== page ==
Seeds: Govt may tap private sector

Sunday February 2 2020

Farm

The government is considering opening up seed multiplication and distribution to the private sector. PHOTO | FILE 

LEONCE MUVUNYI
By LEONCE MUVUNYI
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The government is considering opening up seed multiplication and distribution to the private sector.

This the government says, is expected to ease distribution of seeds to farmers in areas where Rwanda Agriculture Board has not been able to reach.

This is expected to improve seed distribution as well as increase uptake of local improved seeds which are affordable and of good quality to cushion farmers against high costs of imported seeds.

Moreover, local improved seeds are likely to be suitable and easier to adapt for farming compared with imported seeds, reducing the risk of farmers losing money on imported seeds which may not be suitable to the local climate.

Increasing uptake of locally improved seeds will also ease distribution, allowing farmers to access other farm inputs on time.

Currently, farmers continue to complain and express concerns over delays in receiving the seeds ahead of the planting season while others are also concerned about the quality.

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Under the proposed Public-Private Partnership (PPP), RAB will focus on research while the multiplication of the certified seeds, which are distributed to the farmers, will be left to the private sector.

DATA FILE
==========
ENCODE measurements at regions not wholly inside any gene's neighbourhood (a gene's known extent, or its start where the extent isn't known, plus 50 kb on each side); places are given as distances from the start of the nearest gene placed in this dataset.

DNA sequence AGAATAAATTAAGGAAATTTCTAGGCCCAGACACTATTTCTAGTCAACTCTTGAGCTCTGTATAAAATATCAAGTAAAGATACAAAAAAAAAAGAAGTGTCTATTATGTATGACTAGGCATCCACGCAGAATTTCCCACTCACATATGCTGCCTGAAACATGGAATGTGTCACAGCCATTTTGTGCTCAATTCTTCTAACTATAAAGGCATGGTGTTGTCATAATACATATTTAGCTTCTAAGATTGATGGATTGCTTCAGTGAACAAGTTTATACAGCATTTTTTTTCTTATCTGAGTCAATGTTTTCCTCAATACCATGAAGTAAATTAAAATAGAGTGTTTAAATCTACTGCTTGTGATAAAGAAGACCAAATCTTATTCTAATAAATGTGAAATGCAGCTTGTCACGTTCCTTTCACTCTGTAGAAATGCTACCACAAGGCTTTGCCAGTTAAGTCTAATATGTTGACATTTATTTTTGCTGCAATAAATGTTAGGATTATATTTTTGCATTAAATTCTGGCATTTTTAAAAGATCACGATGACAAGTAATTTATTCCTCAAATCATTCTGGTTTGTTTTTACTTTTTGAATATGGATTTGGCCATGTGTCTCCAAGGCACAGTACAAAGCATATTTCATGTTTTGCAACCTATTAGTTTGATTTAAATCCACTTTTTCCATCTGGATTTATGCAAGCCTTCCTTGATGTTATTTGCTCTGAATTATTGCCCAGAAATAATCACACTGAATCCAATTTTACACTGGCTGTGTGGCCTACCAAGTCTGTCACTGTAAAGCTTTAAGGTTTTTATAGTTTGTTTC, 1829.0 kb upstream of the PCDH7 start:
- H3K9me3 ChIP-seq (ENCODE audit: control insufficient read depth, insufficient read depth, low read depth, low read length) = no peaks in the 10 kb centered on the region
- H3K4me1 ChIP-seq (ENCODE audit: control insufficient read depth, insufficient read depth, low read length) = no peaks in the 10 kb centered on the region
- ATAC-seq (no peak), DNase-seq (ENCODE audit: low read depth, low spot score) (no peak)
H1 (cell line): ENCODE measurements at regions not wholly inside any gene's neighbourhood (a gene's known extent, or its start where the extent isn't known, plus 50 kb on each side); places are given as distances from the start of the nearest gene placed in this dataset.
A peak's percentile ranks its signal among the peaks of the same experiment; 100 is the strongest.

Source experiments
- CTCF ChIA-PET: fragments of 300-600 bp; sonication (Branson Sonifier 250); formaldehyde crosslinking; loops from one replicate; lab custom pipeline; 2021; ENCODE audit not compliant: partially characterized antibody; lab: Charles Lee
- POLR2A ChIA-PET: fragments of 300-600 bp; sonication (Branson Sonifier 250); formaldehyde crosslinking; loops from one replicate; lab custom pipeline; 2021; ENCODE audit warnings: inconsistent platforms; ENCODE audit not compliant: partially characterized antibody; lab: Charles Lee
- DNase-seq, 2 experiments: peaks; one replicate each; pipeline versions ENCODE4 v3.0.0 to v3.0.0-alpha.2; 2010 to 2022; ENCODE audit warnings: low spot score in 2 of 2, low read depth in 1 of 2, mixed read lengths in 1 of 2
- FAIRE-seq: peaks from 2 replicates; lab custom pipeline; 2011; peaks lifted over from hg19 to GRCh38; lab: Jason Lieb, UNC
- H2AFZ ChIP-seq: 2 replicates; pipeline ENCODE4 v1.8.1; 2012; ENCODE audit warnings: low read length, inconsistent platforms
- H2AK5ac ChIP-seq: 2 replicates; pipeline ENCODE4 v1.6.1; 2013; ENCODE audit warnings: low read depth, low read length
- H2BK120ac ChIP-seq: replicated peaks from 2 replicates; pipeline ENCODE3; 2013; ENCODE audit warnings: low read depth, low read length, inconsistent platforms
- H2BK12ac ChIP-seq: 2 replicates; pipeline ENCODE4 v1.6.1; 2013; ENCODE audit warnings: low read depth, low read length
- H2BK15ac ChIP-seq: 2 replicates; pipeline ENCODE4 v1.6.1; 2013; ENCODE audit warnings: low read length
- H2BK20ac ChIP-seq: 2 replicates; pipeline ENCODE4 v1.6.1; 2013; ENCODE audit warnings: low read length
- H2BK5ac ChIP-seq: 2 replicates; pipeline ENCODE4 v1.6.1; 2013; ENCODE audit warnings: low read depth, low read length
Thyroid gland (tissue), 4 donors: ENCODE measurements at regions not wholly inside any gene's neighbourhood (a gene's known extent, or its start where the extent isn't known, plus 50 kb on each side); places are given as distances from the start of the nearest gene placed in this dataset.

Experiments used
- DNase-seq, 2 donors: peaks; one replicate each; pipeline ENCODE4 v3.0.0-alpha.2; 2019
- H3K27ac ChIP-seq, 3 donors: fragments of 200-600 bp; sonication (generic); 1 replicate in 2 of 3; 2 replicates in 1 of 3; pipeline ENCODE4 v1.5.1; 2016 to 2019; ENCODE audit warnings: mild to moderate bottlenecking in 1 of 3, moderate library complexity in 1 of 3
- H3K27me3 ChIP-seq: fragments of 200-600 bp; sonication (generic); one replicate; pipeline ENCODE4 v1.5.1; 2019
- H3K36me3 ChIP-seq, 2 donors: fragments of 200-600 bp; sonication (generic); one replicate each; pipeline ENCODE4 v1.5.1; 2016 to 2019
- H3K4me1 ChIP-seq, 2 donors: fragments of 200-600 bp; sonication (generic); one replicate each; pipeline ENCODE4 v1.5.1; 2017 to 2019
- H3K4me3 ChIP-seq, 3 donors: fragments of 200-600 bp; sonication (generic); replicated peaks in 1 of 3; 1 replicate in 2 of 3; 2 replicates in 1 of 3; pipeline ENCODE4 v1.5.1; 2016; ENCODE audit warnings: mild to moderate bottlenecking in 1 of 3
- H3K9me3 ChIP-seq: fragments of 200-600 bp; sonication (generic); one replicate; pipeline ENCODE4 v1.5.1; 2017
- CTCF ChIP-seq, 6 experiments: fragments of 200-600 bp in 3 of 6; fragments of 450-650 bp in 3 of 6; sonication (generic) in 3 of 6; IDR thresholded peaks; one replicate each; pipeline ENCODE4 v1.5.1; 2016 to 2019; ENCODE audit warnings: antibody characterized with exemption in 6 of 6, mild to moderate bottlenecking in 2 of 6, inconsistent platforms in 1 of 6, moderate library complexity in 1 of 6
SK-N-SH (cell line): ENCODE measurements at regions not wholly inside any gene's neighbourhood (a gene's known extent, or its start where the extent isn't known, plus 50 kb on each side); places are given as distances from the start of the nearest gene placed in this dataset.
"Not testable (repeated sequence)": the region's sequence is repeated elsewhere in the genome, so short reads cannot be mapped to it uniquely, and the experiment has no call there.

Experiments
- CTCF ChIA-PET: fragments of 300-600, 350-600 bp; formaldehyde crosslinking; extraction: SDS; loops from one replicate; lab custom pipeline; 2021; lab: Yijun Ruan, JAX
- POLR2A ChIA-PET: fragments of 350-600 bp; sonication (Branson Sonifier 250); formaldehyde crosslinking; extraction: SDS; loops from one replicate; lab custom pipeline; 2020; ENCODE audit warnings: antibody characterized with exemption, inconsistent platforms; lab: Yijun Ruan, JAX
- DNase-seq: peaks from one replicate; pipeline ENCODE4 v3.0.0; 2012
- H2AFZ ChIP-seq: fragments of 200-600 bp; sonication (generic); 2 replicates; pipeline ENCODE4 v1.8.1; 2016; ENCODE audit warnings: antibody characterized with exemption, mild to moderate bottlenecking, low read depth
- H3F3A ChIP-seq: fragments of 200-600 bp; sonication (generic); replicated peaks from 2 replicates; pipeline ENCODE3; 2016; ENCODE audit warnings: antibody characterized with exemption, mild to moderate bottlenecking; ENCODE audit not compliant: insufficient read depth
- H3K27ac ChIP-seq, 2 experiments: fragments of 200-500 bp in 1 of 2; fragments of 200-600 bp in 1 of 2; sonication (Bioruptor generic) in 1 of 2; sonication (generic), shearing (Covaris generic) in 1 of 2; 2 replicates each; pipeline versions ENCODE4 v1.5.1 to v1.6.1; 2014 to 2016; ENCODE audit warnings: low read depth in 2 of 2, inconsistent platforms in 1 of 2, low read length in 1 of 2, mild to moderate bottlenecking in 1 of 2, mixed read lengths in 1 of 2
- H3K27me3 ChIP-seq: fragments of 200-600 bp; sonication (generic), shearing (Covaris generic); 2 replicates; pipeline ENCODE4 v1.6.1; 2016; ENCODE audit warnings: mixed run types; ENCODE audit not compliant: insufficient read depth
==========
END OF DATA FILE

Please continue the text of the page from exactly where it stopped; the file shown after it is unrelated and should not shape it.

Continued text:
According to the Ministry of Agriculture, the country envisages to locally producing around 75 per cent of the seeds needed in the country by 2024.

“By Rwanda Agriculture Board exiting from this process, we are expecting to have more investment coming in the sector, the new innovations intensified competitiveness for better services and efficiency in seeds delivery,” said Charles Bucagu, deputy director general of Agriculture Research and Technology Transfer in Rwanda Agriculture Board.

Currently, the government has been taking the lead of seed multiplication for maize, soybean and wheat. However, the country also still imports maize hybride, wheat and soybean to meet demand which has been increasing.

Farmers have lauded the proposal, saying if implemented would improve seed distribution though sensitisation of farmers is needed to increase uptake in the long term.

Figures from the Ministry of Agriculture show that around 67 per cent of wheat seeds, 44.4 per cent of the soybean and 88.9 per cent of the maize seeds are locally made.

“Multiplication of the seed of diversified crops at the local level is not widely exploited… This makes these seeds inaccessible by the farmers who need them,” said Emmanuel Ndayizigiye, head of Horticulture in Reality Corporation Rwanda- HoReCo Rwanda.

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